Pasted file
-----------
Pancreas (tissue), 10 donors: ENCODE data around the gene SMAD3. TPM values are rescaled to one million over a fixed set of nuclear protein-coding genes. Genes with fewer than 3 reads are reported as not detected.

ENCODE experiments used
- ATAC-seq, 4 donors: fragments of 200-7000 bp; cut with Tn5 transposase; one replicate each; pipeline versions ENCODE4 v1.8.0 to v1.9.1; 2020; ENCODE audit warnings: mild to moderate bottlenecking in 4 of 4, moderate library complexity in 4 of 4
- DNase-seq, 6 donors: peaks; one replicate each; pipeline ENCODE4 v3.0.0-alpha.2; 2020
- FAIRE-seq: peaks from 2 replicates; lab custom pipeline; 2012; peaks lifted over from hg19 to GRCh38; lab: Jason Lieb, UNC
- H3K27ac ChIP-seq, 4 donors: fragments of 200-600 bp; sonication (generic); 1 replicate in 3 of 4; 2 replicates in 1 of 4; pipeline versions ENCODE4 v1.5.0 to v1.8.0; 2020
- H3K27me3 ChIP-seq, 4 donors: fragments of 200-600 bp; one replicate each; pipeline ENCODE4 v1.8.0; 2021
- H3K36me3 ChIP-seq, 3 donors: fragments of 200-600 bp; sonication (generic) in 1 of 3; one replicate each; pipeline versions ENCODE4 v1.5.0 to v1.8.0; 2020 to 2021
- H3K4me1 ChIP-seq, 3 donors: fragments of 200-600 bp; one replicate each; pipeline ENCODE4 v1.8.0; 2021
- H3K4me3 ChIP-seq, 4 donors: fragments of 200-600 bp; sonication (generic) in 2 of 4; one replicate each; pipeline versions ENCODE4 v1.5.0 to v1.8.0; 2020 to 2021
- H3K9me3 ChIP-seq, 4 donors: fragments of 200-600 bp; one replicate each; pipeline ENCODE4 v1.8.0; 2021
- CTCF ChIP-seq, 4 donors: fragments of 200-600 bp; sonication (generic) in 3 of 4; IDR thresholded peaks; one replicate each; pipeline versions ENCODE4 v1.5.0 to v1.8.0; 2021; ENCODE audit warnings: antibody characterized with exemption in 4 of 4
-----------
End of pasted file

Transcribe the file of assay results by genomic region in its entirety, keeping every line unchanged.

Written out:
Pancreas (tissue), 10 donors: ENCODE data around the gene SMAD3. TPM values are rescaled to one million over a fixed set of nuclear protein-coding genes. Genes with fewer than 3 reads are reported as not detected.

ENCODE experiments used
- ATAC-seq, 4 donors: fragments of 200-7000 bp; cut with Tn5 transposase; one replicate each; pipeline versions ENCODE4 v1.8.0 to v1.9.1; 2020; ENCODE audit warnings: mild to moderate bottlenecking in 4 of 4, moderate library complexity in 4 of 4
- DNase-seq, 6 donors: peaks; one replicate each; pipeline ENCODE4 v3.0.0-alpha.2; 2020
- FAIRE-seq: peaks from 2 replicates; lab custom pipeline; 2012; peaks lifted over from hg19 to GRCh38; lab: Jason Lieb, UNC
- H3K27ac ChIP-seq, 4 donors: fragments of 200-600 bp; sonication (generic); 1 replicate in 3 of 4; 2 replicates in 1 of 4; pipeline versions ENCODE4 v1.5.0 to v1.8.0; 2020
- H3K27me3 ChIP-seq, 4 donors: fragments of 200-600 bp; one replicate each; pipeline ENCODE4 v1.8.0; 2021
- H3K36me3 ChIP-seq, 3 donors: fragments of 200-600 bp; sonication (generic) in 1 of 3; one replicate each; pipeline versions ENCODE4 v1.5.0 to v1.8.0; 2020 to 2021
- H3K4me1 ChIP-seq, 3 donors: fragments of 200-600 bp; one replicate each; pipeline ENCODE4 v1.8.0; 2021
- H3K4me3 ChIP-seq, 4 donors: fragments of 200-600 bp; sonication (generic) in 2 of 4; one replicate each; pipeline versions ENCODE4 v1.5.0 to v1.8.0; 2020 to 2021
- H3K9me3 ChIP-seq, 4 donors: fragments of 200-600 bp; one replicate each; pipeline ENCODE4 v1.8.0; 2021
- CTCF ChIP-seq, 4 donors: fragments of 200-600 bp; sonication (generic) in 3 of 4; IDR thresholded peaks; one replicate each; pipeline versions ENCODE4 v1.5.0 to v1.8.0; 2021; ENCODE audit warnings: antibody characterized with exemption in 4 of 4